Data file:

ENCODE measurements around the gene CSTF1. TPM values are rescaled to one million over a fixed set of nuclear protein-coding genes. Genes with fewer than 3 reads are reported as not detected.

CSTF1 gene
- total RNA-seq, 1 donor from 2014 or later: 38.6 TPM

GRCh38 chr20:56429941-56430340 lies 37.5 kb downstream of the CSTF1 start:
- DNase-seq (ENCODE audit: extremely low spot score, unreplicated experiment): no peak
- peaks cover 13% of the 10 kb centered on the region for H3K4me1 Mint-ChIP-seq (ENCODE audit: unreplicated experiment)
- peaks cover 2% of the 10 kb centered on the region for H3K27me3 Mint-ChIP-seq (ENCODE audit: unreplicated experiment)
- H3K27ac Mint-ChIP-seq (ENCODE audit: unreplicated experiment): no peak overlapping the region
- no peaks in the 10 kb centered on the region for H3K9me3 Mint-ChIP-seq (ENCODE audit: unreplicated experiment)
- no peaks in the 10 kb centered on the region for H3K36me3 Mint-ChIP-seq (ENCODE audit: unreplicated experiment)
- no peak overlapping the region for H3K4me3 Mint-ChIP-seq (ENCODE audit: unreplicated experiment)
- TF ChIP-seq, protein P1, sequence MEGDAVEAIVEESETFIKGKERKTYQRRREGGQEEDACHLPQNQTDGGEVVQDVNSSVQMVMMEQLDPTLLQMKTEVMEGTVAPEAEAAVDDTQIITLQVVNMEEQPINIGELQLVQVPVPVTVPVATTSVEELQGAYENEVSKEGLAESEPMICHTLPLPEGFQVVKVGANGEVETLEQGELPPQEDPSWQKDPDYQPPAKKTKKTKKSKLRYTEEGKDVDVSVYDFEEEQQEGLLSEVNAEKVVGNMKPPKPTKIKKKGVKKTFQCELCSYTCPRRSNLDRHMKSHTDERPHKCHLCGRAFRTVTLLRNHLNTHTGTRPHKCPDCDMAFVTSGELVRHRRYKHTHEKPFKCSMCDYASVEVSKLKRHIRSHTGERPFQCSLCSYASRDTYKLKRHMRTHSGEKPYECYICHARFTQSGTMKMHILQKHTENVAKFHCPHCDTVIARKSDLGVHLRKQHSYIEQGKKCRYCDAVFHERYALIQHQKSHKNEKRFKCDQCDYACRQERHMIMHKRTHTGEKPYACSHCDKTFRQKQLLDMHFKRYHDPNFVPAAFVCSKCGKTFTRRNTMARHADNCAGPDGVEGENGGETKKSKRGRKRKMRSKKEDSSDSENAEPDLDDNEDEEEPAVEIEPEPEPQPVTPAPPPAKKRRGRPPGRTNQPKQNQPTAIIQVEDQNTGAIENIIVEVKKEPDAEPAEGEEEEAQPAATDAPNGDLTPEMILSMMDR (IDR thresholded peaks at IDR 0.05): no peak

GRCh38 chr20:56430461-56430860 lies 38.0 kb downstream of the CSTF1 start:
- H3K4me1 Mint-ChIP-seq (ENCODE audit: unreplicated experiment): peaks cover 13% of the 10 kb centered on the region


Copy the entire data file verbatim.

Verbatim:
ENCODE measurements around the gene CSTF1. TPM values are rescaled to one million over a fixed set of nuclear protein-coding genes. Genes with fewer than 3 reads are reported as not detected.

CSTF1 gene
- total RNA-seq, 1 donor from 2014 or later: 38.6 TPM

GRCh38 chr20:56429941-56430340 lies 37.5 kb downstream of the CSTF1 start:
- DNase-seq (ENCODE audit: extremely low spot score, unreplicated experiment): no peak
- peaks cover 13% of the 10 kb centered on the region for H3K4me1 Mint-ChIP-seq (ENCODE audit: unreplicated experiment)
- peaks cover 2% of the 10 kb centered on the region for H3K27me3 Mint-ChIP-seq (ENCODE audit: unreplicated experiment)
- H3K27ac Mint-ChIP-seq (ENCODE audit: unreplicated experiment): no peak overlapping the region
- no peaks in the 10 kb centered on the region for H3K9me3 Mint-ChIP-seq (ENCODE audit: unreplicated experiment)
- no peaks in the 10 kb centered on the region for H3K36me3 Mint-ChIP-seq (ENCODE audit: unreplicated experiment)
- no peak overlapping the region for H3K4me3 Mint-ChIP-seq (ENCODE audit: unreplicated experiment)
- TF ChIP-seq, protein P1, sequence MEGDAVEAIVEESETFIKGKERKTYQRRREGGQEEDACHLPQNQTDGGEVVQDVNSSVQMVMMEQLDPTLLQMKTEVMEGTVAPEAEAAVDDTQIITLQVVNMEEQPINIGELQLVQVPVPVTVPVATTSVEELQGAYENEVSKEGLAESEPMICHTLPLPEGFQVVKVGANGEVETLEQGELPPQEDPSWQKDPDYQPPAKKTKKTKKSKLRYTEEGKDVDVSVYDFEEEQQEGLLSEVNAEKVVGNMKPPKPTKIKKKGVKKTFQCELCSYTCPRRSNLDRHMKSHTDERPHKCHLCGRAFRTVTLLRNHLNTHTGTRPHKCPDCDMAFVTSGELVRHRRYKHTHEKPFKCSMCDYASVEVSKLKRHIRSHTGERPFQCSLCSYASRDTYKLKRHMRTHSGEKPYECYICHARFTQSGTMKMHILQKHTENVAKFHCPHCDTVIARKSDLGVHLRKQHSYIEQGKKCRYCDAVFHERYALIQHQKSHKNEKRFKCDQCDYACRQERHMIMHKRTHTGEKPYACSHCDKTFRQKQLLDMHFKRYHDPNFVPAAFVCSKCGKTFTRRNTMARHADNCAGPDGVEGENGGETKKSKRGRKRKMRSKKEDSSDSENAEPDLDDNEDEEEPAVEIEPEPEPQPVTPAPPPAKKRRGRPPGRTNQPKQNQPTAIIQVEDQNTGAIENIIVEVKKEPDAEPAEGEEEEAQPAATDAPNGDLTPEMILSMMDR (IDR thresholded peaks at IDR 0.05): no peak

GRCh38 chr20:56430461-56430860 lies 38.0 kb downstream of the CSTF1 start:
- H3K4me1 Mint-ChIP-seq (ENCODE audit: unreplicated experiment): peaks cover 13% of the 10 kb centered on the region